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France today provided new satellite images of possible debris of the Malaysian airliner deep in the south Indian Ocean, even as search for the jet which mysteriously disappeared 16 days ago intensified with India, China and Japan deploying surveillance aircraft.
In another possible lead, Australia said it has spotted a wooden cargo pallet in the southern Indian Ocean, expressing "increasing hope" of a breakthrough in locating the jet missing since March 8.
The pallet along with belts or straps was spotted by one of the Australian aircraft deployed to hunt for the Beijing-bound Flight MH370 that disappered from radar screen, one hour after taking off from Kuala Lumpur.
"This morning, Malaysia received new satellite images from the French authorities showing potential objects in the vicinity of the southern corridor. Malaysia immediately relayed these images to the Australian rescue co-ordination centre," Malaysia Transport Ministry said in a statement.
This is the third set of images in a week of possible debris of the Malaysia Airlines plane in the area.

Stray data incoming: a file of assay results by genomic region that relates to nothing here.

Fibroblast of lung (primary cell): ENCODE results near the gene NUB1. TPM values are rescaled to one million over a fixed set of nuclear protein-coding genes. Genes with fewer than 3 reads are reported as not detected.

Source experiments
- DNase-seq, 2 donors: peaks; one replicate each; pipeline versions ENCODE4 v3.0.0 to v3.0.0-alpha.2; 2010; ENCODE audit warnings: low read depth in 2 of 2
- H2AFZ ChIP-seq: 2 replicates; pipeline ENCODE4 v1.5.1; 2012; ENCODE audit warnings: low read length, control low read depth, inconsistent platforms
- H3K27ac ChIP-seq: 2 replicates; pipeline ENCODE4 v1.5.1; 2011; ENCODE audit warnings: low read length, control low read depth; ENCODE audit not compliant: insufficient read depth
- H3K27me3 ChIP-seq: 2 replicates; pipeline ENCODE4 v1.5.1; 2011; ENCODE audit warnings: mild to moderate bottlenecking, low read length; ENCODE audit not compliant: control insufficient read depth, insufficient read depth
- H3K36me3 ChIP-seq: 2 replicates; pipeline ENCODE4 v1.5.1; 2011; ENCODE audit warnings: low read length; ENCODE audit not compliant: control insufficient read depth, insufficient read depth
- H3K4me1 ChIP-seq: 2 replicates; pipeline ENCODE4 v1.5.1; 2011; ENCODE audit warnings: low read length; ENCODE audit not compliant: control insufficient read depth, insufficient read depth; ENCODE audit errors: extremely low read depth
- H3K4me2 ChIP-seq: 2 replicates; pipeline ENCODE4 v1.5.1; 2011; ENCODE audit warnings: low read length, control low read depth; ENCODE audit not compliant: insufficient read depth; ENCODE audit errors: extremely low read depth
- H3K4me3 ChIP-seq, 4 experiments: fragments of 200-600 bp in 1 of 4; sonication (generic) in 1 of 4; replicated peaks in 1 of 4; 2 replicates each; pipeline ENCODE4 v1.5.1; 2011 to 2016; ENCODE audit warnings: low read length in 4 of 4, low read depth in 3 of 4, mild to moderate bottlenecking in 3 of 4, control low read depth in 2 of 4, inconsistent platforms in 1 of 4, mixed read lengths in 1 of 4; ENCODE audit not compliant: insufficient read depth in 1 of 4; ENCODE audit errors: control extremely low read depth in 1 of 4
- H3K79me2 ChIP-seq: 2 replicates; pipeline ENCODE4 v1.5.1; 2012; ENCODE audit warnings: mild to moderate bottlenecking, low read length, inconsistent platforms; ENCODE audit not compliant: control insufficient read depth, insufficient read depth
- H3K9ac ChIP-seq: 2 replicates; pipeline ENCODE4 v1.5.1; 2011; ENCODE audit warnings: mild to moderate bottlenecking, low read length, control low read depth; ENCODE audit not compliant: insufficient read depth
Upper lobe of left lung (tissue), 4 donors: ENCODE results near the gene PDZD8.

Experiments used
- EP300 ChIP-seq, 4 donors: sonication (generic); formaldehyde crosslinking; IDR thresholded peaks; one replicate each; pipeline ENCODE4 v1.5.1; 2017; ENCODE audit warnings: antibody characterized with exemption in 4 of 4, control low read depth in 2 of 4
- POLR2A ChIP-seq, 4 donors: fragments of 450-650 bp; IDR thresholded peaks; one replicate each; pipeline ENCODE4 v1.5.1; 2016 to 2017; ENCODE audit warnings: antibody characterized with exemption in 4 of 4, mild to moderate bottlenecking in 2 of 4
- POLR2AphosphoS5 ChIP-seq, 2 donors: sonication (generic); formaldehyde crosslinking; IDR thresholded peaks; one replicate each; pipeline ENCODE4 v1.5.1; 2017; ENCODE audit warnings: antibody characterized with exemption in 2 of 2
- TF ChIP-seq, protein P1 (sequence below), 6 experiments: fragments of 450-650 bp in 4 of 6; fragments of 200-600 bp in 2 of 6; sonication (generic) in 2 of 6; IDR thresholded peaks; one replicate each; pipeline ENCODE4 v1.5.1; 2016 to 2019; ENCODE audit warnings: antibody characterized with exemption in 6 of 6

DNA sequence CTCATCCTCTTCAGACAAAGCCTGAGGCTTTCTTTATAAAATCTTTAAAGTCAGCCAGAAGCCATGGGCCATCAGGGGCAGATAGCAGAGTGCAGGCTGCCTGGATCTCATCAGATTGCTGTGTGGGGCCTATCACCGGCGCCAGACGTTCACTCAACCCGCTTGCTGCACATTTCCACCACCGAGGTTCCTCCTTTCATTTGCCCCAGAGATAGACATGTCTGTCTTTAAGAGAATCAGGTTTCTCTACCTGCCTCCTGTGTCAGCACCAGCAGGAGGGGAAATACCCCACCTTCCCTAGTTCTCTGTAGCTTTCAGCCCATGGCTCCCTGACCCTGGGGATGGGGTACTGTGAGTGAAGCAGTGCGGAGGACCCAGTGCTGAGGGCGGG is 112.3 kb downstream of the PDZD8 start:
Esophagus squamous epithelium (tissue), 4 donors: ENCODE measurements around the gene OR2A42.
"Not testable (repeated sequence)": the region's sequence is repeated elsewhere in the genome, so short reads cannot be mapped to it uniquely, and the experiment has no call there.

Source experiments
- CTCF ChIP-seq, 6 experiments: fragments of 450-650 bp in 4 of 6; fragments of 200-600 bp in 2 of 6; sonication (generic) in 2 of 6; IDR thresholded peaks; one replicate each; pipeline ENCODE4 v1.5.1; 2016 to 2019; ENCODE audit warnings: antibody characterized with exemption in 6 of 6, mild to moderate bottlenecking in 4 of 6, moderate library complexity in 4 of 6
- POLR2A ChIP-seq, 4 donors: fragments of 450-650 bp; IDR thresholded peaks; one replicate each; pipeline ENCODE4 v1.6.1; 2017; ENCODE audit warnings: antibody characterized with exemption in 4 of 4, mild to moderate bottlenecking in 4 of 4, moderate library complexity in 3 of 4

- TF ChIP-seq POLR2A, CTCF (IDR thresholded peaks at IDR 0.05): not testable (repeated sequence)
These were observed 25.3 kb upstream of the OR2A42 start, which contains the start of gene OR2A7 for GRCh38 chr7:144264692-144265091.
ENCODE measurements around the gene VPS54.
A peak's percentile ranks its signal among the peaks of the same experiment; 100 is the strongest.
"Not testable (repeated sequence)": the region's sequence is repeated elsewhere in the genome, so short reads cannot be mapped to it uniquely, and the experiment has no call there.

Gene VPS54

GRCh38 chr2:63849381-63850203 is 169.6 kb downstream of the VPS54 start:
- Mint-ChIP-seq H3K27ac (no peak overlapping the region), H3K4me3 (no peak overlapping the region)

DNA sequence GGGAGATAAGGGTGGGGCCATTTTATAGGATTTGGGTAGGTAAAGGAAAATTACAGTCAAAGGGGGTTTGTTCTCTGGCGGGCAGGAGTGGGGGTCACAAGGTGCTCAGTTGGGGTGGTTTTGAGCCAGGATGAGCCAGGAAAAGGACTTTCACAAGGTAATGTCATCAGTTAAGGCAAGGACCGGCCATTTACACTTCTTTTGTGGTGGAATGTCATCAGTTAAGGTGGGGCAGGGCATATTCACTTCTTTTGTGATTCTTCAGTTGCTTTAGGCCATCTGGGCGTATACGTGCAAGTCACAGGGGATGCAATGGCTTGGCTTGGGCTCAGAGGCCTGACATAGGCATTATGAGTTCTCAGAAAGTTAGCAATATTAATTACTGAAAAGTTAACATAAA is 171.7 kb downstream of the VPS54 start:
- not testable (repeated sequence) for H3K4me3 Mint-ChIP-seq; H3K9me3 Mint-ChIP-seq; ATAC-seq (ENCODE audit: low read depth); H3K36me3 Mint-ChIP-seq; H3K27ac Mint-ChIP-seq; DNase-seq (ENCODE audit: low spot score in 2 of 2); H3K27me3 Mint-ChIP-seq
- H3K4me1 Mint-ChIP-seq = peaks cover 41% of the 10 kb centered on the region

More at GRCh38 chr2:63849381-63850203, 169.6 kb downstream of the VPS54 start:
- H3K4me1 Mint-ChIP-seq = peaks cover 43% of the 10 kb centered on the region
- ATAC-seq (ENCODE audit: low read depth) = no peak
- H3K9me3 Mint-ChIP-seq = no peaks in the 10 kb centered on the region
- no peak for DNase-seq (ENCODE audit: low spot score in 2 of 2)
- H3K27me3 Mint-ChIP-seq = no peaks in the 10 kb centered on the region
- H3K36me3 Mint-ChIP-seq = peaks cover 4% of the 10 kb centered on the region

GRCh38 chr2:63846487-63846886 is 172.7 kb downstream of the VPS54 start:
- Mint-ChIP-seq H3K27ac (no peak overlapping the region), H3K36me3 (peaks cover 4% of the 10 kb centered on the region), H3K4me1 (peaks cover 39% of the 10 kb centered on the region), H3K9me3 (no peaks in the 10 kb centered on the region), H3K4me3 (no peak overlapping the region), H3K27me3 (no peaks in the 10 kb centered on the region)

It has not yet been established whether the French satellite images zeroed in the area where Chinese imageries spotted some floating objects.
Earlier Australia and China also provided satellite images showing possible wreckage in a remote area of the Indian Ocean, however nothing concrete has been found by aircraft hovering over the area.
Though there is little doubt that the Boeing 777-200 has plunged deep in the remote parts of the ocean off Australia, what has baffled aviation authorities is that no trace of the plane has been found despite putting into use hi-tech surveillance systems.
More planes today joined the hunt in the desolate area in the Indian Ocean, about 2,500 kilometres southwest of Perth, where three days of scouring yielded little results.
The Australian rescue co-ordination centre deployed eight aircraft -- four military and four civilian -- to the southern corridor today.
One Indian Navy P8 Poseidon and one Indian Air Force C-130J Super Hercules left Malaysia's Subang airport today to join the search and rescue operation in the northern part of the southern corridor, which is being led by Indonesia.
They arrived in Kuala Lumpur on March 21 following a commitment from Prime Minister Manmohan Singh to assist Malaysia and render all possible assistance to it in locating the missing Boeing 777-200 with 239 people, including five Indians and an Indo-Canadian, on board.
"New Chinese satellite imagery does seem to suggest at least one large object down there, consistent with the